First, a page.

Patrick Heide Contemporary Art is delighted to present ‘Down to Zero’, an exhibition curated by Michael Roberts featuring a seemingly eclectic combination of artists whose main connecting strand, before beginning a new work, is a state of clean slate, a tabula rasa, a fresh start.
As curator Michael Roberts explains his conceptual approach: ‘Down to Zero’explores the premise that the artist starts from zero every time he/she begins a new piece of work. This group show examines the idea of completion through the work of 10 artists who at first glance have very different practices and working methods but share commonalities. Beginning a new process, an unknown, never the same, a journey of exploration, where it’s not always about arriving at the moment but about the continuous moment, it examines how artists work in diverse ways, with different origins that all lead to an object.(Full text in the attached newspaper print)
Prunella Clough integrated found objects into some of her early works, a green Parazone plastic bottle for example in the early 60s’ painting on view, to have a random starting point triggering the artistic process, while Andrea Gregson employs organic shapes of molten parts created during the casting process to develop her sculptures
An element of chance and irregularity that the human hand or technique brings to the constantly renewed creative process is evident in the pulled paint segments of Eric Butcher’s aluminum sculptures and Simon Granell’s moonlike painting surfaces. Even more radical are Piers Wardle’s experiments with material and found objects or David Connearn’s line drawings, which come close to meditation in their spiritual rigor, on display is a work executed with the artist’s blood.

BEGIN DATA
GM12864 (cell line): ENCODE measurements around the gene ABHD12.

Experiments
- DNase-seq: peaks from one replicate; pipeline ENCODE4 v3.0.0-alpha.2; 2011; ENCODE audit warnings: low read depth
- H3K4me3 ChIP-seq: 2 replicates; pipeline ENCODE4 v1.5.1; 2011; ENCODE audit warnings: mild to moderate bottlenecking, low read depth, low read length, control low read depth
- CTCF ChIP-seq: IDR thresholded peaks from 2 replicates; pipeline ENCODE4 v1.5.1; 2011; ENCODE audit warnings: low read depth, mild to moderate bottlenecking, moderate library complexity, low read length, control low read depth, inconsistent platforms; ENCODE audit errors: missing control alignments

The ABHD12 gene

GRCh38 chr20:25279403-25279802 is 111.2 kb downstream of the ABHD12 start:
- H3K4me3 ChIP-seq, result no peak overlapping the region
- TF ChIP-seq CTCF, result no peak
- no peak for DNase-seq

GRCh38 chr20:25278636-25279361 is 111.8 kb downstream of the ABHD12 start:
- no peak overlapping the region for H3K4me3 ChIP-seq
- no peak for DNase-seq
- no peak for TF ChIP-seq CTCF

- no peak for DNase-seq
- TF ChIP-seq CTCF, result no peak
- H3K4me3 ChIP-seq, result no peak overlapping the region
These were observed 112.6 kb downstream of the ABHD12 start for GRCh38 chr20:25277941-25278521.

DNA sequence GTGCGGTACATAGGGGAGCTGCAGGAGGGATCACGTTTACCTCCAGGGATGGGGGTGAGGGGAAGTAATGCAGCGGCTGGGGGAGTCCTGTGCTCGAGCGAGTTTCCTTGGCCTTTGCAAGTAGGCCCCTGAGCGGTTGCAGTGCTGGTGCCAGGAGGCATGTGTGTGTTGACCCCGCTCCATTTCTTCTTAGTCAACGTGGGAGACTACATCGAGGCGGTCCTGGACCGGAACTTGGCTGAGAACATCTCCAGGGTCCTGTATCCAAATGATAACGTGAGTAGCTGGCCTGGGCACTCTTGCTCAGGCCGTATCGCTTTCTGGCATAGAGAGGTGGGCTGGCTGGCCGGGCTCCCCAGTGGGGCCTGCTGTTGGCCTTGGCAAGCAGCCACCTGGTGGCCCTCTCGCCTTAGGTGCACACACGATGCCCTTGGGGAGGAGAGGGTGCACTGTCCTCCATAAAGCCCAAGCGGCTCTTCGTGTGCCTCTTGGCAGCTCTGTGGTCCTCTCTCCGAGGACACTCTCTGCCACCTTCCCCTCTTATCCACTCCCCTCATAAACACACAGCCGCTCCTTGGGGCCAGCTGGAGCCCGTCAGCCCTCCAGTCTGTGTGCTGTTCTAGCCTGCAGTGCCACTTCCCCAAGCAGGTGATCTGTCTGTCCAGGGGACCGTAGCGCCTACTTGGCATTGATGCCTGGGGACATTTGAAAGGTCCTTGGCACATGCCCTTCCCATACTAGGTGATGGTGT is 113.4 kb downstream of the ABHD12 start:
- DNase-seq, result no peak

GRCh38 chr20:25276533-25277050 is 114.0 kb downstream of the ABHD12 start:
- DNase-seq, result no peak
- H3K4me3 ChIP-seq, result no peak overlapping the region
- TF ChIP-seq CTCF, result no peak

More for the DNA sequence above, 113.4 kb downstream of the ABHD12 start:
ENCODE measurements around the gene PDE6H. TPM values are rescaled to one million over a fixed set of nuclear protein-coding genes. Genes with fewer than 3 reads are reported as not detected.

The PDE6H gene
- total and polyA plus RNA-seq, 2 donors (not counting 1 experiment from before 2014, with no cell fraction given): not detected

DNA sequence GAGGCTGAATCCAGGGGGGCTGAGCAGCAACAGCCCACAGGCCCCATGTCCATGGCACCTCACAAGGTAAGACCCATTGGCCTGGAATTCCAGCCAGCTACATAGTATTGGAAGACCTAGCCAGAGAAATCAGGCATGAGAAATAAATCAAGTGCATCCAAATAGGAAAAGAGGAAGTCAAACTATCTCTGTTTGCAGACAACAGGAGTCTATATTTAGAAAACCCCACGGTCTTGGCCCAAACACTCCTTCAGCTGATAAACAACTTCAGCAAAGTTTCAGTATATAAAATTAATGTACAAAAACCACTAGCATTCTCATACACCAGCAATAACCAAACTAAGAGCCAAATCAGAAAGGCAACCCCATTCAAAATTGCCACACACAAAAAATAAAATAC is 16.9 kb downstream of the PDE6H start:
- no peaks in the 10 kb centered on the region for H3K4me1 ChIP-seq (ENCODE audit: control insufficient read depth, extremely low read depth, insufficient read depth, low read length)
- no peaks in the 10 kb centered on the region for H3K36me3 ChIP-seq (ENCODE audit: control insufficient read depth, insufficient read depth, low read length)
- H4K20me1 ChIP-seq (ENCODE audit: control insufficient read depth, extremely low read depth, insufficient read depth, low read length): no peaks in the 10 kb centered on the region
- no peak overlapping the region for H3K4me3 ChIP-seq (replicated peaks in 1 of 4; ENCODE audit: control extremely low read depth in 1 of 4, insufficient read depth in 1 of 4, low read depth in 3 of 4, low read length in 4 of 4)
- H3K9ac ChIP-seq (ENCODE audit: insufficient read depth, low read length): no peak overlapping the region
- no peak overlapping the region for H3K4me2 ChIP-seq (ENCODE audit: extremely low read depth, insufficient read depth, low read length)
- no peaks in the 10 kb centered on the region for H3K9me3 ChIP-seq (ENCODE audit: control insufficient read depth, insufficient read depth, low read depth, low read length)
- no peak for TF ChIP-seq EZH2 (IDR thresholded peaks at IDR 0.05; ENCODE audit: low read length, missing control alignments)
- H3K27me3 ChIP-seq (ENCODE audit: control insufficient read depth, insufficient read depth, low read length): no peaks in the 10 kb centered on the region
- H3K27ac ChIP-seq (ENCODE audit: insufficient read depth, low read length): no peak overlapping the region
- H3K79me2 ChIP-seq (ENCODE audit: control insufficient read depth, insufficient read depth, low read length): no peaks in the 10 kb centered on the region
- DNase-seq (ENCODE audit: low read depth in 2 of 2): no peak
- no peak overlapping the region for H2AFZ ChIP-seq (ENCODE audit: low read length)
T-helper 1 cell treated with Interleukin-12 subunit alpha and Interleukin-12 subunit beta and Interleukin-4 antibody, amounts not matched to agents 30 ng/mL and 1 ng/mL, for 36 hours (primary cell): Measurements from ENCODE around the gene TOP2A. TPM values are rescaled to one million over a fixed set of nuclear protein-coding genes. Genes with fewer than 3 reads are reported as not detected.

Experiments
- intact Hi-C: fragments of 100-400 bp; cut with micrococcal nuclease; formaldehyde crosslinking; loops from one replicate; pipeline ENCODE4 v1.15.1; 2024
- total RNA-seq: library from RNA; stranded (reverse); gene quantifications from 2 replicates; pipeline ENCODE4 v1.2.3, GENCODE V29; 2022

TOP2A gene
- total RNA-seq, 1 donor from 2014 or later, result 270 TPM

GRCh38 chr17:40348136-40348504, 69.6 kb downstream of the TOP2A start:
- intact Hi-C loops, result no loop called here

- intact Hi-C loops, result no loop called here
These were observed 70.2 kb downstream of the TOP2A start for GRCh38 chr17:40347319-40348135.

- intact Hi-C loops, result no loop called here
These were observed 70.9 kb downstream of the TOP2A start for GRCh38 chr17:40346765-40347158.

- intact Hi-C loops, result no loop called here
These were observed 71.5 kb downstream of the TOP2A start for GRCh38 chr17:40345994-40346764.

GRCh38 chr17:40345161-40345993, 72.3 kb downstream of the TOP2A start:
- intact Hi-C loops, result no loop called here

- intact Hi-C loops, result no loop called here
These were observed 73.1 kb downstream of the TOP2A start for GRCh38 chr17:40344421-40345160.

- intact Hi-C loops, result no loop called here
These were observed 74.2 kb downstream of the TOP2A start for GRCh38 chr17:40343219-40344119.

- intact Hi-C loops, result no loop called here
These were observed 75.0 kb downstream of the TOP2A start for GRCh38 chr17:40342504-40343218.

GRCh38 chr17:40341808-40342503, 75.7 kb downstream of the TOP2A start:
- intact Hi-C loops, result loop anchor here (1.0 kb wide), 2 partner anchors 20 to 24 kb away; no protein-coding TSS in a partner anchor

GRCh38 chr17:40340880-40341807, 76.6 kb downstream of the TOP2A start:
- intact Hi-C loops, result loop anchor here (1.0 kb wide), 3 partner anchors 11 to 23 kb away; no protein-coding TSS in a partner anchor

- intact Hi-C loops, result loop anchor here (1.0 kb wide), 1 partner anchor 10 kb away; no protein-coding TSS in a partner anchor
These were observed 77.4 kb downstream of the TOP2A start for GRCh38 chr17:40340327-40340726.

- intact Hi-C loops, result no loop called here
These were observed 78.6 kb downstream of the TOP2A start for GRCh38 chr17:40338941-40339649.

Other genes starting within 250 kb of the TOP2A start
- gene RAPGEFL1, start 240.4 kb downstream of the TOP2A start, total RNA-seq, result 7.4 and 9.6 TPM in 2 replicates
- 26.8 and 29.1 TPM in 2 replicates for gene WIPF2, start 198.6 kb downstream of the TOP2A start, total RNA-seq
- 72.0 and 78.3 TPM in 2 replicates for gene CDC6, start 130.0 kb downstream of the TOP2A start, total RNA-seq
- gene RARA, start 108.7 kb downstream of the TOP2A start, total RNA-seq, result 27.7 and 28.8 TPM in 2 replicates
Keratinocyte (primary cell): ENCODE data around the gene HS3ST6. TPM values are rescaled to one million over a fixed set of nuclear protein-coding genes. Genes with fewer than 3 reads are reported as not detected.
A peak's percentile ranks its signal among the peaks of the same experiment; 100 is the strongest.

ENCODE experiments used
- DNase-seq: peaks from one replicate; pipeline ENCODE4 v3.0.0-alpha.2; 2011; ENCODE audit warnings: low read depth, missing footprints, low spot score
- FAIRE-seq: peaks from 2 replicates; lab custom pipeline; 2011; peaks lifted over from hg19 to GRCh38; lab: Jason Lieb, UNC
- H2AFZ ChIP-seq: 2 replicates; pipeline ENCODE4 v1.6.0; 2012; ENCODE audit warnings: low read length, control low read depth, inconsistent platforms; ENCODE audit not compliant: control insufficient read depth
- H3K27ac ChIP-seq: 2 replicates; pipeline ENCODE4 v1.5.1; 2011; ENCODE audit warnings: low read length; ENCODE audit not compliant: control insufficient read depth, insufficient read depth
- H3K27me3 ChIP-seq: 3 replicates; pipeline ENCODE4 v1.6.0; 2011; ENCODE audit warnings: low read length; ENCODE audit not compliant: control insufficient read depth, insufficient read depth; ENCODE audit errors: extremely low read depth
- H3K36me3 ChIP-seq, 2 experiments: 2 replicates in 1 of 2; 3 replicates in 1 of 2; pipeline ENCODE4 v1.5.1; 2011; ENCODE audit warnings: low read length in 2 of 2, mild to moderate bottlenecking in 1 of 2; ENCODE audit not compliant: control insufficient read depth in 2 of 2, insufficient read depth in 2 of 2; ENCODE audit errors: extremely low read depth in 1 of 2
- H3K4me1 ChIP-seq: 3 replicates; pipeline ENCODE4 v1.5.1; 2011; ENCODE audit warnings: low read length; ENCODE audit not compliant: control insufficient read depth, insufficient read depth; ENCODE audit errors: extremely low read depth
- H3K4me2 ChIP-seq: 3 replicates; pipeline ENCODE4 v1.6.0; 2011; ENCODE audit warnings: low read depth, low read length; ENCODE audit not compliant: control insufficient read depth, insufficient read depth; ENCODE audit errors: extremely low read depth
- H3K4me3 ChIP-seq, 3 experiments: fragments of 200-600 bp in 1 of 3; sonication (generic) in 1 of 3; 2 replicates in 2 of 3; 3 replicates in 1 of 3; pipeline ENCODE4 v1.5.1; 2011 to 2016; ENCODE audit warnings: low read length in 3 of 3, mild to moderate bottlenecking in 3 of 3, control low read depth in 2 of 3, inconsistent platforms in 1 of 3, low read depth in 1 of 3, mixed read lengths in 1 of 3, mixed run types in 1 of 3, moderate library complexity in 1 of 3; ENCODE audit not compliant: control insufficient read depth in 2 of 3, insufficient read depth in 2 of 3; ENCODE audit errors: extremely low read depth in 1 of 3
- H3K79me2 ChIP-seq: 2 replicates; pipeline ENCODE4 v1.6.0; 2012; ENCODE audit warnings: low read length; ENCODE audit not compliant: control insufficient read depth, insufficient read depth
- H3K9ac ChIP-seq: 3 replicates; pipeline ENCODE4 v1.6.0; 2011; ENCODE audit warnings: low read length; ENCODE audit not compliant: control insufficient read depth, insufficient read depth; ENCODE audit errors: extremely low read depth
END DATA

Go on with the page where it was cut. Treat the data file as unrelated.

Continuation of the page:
Alex Hamilton manipulates and alienates our perception in his Photocopy Drawings through fragmentation and reconstruction. Hamilton’s vision of our environment is not unlike Dieter Roth’s, who leaves the deconstruction and decay to time and organic matter itself, cheese in the case of the multiple on display, “Oelper Scheperts”, a landscape near Braunschweig whose tree leafs are made from moulding cheese.
Perhaps most radical, most “Down to Zero”, are the early visual experimentations of Bridget Riley, condensed to the formally essential but developed to the visually most powerful, in the show exemplified by an iconic early 60s’ print experimenting with optical illusion.
‘Down to Zero’ has been conceptually developed by curator and artist Michael Roberts and is accompanied by a small publication with texts by the curator and Stephanie James, professor and founding director of Syracuse University, NY.